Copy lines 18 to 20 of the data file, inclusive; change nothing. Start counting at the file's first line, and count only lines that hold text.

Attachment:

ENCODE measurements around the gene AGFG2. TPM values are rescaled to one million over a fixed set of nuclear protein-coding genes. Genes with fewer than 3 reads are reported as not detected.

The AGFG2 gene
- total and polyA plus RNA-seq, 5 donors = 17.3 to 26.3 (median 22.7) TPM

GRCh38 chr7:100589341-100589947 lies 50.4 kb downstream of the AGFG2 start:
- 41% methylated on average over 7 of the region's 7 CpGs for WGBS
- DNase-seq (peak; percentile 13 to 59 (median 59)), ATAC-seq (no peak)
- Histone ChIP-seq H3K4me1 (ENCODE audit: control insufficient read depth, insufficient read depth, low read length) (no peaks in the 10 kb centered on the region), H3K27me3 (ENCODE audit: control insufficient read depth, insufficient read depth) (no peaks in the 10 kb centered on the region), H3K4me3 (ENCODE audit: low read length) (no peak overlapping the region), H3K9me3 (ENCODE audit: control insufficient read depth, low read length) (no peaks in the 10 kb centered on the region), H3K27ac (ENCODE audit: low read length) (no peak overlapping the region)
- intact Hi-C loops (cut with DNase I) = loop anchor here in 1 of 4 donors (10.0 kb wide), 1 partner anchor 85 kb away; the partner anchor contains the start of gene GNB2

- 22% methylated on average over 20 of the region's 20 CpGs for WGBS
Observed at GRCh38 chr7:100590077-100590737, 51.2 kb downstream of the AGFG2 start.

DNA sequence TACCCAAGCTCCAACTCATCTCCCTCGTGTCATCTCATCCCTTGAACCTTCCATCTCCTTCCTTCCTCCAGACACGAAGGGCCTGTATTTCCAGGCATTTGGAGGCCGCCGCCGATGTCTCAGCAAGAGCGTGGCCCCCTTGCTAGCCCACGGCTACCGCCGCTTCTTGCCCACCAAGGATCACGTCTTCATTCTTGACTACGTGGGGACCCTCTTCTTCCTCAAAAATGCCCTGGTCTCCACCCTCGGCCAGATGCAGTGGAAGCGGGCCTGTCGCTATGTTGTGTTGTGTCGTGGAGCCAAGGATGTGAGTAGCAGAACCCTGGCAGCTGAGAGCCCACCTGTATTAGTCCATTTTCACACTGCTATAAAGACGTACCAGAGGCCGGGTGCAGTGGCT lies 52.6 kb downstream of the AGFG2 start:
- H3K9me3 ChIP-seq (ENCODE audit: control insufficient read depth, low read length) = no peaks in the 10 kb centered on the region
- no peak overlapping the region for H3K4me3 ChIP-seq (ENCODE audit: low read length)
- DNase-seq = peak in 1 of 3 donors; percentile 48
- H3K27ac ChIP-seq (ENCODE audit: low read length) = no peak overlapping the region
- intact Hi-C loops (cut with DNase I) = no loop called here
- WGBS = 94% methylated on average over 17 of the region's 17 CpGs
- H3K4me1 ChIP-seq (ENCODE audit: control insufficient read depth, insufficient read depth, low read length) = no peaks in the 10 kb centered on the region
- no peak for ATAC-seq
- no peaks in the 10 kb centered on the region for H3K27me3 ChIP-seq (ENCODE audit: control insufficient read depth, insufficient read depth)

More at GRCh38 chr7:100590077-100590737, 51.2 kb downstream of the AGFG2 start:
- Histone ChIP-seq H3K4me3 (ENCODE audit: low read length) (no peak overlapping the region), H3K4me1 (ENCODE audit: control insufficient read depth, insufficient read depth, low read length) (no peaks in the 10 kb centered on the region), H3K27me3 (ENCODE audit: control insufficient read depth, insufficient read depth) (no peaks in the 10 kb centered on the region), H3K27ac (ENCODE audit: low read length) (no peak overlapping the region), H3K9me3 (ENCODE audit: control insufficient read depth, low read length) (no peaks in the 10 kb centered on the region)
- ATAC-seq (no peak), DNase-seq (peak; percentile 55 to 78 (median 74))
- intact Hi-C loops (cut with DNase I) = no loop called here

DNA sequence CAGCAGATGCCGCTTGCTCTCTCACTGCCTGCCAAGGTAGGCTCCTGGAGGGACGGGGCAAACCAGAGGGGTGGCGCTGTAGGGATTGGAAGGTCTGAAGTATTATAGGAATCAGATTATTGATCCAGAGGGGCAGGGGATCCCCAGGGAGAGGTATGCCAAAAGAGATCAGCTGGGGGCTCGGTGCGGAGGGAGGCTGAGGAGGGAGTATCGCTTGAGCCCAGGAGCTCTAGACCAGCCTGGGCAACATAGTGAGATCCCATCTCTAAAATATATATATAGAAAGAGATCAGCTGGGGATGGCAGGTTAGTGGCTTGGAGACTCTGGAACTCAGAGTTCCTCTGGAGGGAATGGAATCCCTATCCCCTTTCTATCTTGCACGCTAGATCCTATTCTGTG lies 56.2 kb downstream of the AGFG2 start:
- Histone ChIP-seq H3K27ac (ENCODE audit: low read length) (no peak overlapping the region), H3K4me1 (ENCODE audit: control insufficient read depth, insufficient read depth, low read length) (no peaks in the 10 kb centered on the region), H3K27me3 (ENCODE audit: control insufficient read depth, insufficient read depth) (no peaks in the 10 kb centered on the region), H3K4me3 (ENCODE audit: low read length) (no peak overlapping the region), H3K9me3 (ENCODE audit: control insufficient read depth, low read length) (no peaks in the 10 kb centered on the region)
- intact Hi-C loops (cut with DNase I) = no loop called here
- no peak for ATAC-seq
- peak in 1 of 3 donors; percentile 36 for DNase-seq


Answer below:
- H3K4me1 ChIP-seq (ENCODE audit: control insufficient read depth, insufficient read depth, low read length) = no peaks in the 10 kb centered on the region
- no peak for ATAC-seq
- no peaks in the 10 kb centered on the region for H3K27me3 ChIP-seq (ENCODE audit: control insufficient read depth, insufficient read depth)